In early November, AILA received reports of DACA renewal applications wrongfully rejected by USCIS for arriving after the October 5, 2017 filing deadline. Articles in the New York Times and Vox confirmed a widespread problem and documented mail service delays by the U.S. Postal Service (USPS) that led to the rejection of a large number of DACA renewal applications. In addition, these articles highlighted cases in which the DACA renewal applications were received at the designated filing location by the required filing deadline, yet were rejected by USCIS.
USCIS has issued guidance regarding DACA renewal applications affected by USPS “mail service issues,” as well as for applications that were received at the designated filing location by the October 5 deadline, yet were rejected by USCIS. This USCIS guidance was recently supplemented with a Frequently Asked Questions (FAQ) document on December 7, 2017.
To date, USCIS has issued the following guidance for DACA renewal applications which were rejected for the following reasons:
Rejection due to U.S. Postal Service Delays
In USCIS’ December 7, 2017 FAQ document, USCIS indicates that it is working with the USPS to identify DACA renewal applications that were delivered late due to USPS service delays. According to the guidance, USPS anticipates completing its assessment of the affected filings by the middle of December. USCIS will review USPS’ assessment and will send affected DACA applicants a letter inviting them to resubmit their DACA request. Applicants will have 33 days from the date of the letter to resubmit their renewal application. Resubmission packets should include all documents submitted with the original DACA renewal filing, including the filing fee, as well as the letter from USCIS inviting the applicant to resubmit the DACA application.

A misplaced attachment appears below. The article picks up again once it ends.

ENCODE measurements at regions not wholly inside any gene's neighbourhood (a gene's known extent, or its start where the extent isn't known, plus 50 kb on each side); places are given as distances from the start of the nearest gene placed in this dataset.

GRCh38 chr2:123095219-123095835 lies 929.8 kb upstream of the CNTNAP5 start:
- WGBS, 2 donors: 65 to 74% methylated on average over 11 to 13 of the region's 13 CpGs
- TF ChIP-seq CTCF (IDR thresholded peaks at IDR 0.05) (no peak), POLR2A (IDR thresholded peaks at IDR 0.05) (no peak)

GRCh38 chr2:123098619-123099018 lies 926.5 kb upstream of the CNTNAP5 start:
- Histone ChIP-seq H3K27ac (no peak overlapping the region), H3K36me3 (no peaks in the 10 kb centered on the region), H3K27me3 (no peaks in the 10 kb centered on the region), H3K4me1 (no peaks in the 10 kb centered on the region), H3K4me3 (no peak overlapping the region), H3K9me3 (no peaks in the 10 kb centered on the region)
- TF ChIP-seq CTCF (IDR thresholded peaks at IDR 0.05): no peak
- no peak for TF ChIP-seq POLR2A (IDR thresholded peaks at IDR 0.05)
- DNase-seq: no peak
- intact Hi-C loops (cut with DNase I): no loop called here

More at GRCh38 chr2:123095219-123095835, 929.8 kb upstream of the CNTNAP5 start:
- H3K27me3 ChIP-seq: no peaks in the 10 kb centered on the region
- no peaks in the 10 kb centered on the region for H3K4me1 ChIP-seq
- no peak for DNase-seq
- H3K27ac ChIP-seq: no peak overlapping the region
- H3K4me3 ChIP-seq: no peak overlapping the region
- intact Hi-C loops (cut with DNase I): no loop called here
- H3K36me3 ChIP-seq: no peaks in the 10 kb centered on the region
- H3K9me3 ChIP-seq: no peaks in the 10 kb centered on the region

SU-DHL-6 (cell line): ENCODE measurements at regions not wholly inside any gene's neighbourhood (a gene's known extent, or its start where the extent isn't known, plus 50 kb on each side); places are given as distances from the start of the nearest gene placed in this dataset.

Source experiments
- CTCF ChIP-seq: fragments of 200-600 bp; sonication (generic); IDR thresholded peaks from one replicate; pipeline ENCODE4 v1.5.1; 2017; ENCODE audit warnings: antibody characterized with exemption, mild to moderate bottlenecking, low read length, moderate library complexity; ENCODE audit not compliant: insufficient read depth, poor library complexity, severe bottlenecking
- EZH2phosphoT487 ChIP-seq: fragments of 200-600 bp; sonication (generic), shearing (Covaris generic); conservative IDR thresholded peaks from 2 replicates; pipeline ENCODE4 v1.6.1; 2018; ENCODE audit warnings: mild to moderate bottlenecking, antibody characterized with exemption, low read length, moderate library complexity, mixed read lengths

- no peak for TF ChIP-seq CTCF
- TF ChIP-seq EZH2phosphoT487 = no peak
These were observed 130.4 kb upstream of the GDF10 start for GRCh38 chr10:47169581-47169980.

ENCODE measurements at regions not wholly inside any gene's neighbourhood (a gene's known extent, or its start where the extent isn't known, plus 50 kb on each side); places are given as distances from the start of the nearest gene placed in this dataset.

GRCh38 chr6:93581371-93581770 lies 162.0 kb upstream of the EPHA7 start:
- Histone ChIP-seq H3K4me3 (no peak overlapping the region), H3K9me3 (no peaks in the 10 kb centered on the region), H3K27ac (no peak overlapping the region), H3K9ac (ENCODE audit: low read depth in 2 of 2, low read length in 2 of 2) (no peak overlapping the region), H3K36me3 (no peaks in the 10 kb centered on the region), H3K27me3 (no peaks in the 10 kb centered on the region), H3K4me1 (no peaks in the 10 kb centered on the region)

USCIS has indicated that as soon as USPS completes its assessment and USCIS sends DACA renewal applicants affected by USPS mail service delays a letter inviting them to resubmit their DACA request, USCIS will provide further guidance about how DACA renewal applicants can contact USPS and/or USCIS if a DACA renewal applicant believes that he or she was affected but did not receive a letter from USCIS inviting him or her to resubmit their DACA renewal application.
Rejection due to USCIS Mail Service Error
The December 7, 2017 FAQ document provides an update on USCIS guidance for DACA renewal applications that were timely received at the designated filing location on or before October 5, 2017, but were ultimately rejected for being late. According to the December 7, 2017 guidance, USCIS will identify all persons in this situation and will send them a letter inviting them to resubmit their DACA application. DACA applicants who receive a letter will have 33 days from the date of the letter to resubmit the application.
If a DACA requestor believes that their DACA renewal application was delivered by the filing deadline but have not been contacted by USCIS to resubmit their application, USCIS recommends contacting Lockbox Support at [email protected] with an explanation of the situation prior to resubmitting a package for reconsideration.
Note for AILA Members: If a substantive response is not received within five business days, AILA members may request AILA case liaison assistance by submitting an inquiry.
In its FAQ document, USCIS notes that if USCIS rejected a timely filed DACA renewal application because it was not properly filed, that is a valid reason for rejection and it will not be reconsidered. USCIS did note, however, that if stakeholders believe a filing was improperly rejected, i.e., it did include all required documents and information, and was properly signed and accompanied by the required fee or approved fee exemption, stakeholders may contact Lockbox Support at [email protected]. Stakeholders should be prepared to identify and provide a detailed description of the error that they believe was made. USCIS has indicated that it may exercise its discretion to review the DACA renewal application again in the event that a clear error by USCIS in the processing of the renewal request is identified.
Source: AILA Doc. No. 17111635.